Vintage Guitar Valve Amps
Over the years and due probably to some kind of cognitive disorder I have bought, sold, owned, swapped and broken many old valve guitar and bass amplifiers. I am not qualified in any way to dispense advice on the trading of these marvellous pieces of technology but I have never let my lack of expertise stand in the way of my desire to inflict my opinions on the world and I don't intend to start now.
Years ago in the mists of time, (the late sixties to be exact). The Fender Company, having been taken over by massive corporate giant CBS and having gone mad as a result, decided to launch a range of guitar , bass and pa amps using the marvellous new solid state transistor technology that was sweeping the world and miniaturising radios all over the place.
These amps (the 'Solid State' series) were launched in 1967 and were universally regarded as utter crap. It began to dawn on people that big glowing glass tubes full of hot wires and no air made guitars sound lovely. Valves became the universal standard for guitar heaven.
Back in the here and now the valve mystique is alive and well and many old amps turn up regularly on eBay with many wild claims being made for their fabulousness by people asking vast sums of money and saying they won't take paypal because it's part of a global conspiracy or something.
So how does the average guitar slave know what's what?
Here are a few pointers for the confused, some headings to think about.
A lot of valve amps on eBay are old, dating from the sixties, seventies or eighties and the
less something old has been mucked about with the
more it is worth. Replaced
anything detracts from the resale value despite what anyone claims about how much better it is now. To be worth top dollar it has to be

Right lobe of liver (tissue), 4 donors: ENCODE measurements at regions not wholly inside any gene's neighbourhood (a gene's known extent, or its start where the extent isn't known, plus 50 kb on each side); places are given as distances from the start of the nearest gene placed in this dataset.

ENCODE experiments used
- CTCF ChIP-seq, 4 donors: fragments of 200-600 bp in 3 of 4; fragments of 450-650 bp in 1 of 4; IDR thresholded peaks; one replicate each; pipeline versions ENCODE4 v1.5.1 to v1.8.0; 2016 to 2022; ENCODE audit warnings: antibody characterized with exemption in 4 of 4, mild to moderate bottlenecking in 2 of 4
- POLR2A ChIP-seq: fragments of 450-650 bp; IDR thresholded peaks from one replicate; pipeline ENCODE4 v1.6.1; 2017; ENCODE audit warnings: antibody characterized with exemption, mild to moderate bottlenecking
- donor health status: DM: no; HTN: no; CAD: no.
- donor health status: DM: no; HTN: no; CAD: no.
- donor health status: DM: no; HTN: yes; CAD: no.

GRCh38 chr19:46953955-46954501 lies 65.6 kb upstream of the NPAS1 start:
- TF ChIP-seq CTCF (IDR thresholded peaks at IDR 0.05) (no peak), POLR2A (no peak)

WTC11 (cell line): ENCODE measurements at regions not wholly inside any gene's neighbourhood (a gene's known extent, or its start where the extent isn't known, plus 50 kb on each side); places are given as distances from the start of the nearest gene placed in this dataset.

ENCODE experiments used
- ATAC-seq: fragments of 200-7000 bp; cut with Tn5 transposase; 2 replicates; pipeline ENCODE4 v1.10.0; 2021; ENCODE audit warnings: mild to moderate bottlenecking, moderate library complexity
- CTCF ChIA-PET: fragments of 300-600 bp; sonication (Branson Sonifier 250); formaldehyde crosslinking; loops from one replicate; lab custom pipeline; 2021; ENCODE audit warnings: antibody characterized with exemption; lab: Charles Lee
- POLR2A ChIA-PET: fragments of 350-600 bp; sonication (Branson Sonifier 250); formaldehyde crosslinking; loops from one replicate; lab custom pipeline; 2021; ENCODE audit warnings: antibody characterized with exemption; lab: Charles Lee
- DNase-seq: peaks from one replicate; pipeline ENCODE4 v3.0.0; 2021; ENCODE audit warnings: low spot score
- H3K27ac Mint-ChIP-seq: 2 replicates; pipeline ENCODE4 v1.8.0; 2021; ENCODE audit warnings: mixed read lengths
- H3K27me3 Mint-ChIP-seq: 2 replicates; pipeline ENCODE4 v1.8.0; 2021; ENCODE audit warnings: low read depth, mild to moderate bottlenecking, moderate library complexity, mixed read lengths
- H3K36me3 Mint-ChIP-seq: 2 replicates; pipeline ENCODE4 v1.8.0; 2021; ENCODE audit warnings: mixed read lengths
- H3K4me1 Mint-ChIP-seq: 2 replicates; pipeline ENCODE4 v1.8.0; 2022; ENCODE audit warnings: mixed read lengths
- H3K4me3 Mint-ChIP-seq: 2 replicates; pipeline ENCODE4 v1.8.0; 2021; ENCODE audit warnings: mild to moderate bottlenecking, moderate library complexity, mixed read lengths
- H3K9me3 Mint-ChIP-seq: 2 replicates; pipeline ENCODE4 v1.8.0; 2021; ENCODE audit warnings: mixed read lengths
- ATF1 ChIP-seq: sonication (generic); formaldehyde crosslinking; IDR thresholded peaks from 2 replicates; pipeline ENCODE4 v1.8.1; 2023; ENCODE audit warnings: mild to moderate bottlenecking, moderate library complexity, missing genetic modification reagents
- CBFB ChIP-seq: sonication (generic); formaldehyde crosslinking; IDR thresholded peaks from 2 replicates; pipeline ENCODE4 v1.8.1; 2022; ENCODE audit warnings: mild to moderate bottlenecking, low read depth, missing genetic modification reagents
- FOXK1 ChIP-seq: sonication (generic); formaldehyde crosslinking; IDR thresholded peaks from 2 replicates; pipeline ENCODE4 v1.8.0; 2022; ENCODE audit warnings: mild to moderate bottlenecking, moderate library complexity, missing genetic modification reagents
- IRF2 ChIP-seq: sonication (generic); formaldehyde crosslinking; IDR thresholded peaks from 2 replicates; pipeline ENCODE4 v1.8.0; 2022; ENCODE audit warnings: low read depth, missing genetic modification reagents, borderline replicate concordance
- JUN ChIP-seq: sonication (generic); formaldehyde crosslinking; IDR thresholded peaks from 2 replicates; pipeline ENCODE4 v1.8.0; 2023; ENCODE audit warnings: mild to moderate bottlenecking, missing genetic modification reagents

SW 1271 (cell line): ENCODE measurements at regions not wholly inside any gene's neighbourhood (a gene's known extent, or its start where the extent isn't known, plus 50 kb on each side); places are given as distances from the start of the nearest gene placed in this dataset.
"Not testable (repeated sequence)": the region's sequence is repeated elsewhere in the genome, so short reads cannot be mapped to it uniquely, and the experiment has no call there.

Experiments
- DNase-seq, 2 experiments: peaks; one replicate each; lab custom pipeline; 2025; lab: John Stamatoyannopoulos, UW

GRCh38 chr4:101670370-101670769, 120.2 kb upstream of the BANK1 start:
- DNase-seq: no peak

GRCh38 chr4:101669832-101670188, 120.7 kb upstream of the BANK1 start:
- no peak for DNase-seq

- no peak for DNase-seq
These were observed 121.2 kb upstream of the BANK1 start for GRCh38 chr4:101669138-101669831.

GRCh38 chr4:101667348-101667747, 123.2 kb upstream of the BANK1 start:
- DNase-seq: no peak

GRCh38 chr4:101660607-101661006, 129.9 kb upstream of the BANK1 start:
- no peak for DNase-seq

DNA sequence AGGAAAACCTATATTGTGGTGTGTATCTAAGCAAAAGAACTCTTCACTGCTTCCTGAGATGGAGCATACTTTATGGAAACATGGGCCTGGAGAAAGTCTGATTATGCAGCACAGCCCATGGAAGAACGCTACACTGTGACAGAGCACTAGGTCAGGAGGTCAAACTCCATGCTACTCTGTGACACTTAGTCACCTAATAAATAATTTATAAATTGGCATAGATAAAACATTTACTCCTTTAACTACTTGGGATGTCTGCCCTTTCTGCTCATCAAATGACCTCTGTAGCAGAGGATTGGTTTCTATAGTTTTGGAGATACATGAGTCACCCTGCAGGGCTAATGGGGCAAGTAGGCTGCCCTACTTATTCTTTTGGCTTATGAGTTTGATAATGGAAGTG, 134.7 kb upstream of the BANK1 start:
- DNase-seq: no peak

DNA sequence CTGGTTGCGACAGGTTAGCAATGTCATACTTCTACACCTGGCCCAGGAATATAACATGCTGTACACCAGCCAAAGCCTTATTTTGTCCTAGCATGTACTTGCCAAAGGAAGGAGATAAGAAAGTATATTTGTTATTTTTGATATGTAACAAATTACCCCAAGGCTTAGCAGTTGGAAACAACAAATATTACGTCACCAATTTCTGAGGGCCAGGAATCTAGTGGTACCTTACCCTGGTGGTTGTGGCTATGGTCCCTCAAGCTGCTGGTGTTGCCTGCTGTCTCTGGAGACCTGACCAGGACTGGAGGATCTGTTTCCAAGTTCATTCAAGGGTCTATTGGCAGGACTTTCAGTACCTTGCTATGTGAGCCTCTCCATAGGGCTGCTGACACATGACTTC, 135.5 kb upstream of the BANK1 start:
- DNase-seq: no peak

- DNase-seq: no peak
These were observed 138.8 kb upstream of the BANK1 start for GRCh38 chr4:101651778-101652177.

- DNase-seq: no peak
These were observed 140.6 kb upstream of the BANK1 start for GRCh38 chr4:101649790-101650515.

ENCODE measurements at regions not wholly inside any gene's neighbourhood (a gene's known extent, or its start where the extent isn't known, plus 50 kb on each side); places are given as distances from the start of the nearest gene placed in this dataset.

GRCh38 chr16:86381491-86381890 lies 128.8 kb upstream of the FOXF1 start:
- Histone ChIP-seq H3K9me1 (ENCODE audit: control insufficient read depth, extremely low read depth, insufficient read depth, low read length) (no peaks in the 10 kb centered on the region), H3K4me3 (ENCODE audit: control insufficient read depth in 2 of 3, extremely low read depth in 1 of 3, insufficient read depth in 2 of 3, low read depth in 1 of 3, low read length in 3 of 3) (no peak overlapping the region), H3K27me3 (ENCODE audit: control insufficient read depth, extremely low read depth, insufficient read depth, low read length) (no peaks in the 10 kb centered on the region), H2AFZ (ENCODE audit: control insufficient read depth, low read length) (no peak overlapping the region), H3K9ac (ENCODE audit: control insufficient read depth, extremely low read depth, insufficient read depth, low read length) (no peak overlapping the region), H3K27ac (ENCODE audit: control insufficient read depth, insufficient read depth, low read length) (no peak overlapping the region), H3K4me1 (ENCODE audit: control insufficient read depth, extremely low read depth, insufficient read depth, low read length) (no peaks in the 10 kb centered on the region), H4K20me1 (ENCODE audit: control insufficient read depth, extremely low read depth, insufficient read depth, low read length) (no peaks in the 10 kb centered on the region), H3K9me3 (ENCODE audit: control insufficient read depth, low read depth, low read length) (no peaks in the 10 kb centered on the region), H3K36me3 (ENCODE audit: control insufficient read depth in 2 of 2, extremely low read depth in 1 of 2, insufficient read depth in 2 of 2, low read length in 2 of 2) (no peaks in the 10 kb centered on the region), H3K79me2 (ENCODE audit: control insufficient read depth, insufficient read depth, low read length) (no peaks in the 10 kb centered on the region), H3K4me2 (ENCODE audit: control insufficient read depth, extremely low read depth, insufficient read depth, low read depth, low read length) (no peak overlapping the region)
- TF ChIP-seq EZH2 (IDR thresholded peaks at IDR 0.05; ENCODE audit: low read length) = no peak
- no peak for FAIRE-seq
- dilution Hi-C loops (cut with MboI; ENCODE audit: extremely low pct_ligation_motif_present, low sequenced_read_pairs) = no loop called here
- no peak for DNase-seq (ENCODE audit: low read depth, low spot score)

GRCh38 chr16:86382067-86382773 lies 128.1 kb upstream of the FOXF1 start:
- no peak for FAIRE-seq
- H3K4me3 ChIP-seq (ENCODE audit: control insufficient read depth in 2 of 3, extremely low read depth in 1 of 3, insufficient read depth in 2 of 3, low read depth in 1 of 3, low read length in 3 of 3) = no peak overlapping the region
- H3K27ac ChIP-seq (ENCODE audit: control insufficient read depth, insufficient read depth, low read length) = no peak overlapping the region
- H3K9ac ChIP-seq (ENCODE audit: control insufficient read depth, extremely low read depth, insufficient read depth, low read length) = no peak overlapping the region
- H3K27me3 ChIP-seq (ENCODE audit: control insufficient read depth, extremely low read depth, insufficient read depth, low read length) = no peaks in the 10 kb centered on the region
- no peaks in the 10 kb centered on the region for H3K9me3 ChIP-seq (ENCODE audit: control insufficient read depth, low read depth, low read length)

exactly as it was when it left the factory, even if someone has fitted a much more expensive speaker or upgraded the transformers or put in a master volume or whatever they've done, and however much they go on about how great it is, it's not original and therefore not worth as much
Old Marshall, Fender, Vox, Hiwatt , Ampeg and Orange amps are worth more than any other types of amp. Sound city, Carlsbro, Wem, Simms-Watt, Traynor, Burman, Matamp, Selmer , Kelly, Vamp, Gibson, Laney or any other make (and there were many) are worth less because famous people weren't seen playing them as much. They are nearly always as good (and even better in some cases) as the more famous brands but they're not worth as much despite this and despite the fabulous claims made by sellers.
The sellers are right , the Carlsbro does sound as good as a Marshall, the Simms Watt is up there with the Orange amp, the Sound City is sort of Hi Wattish but that makes no difference. Someone asking four figures for a Carlsbro valve PA head is a deluded twerp.
Pre 1964 ish valve amps tend to be hand wired and what that means is the repairs are much less easy to spot. It is unlikely that a regularly gigged valve amp has never gone wrong in forty odd years but people will claim this. Originality is key. Transformers blow up. The most likely way of covering up a replaced part on an ebay ad is for the seller to go on about the bits they know are original and claim ignorance about the new ones. Original valves aren't as marvellous as some people would have us believe. Millions of valves were made and it's not hard to get new old stock valves which precisely match what was put in at the factory. Don't get over excited. On the outside good condition should mean good.condition. Unlike a guitar where playing wear can indicate a fab instrument worth playing, wear and tear on an amp indicates drunkenness and van doors that weren't closed properly.
Generally the older the worth morer. Many companies went a bit mad in the late seventies and eighties and some bizarre things were made. Red knob Fenders, fender 75, valvestate Marshalls, Vox lead series, the list goes on. They are all interesting but a Fender 'the Twin' is not the same as a Blackface twin reverb from the early sixties is it?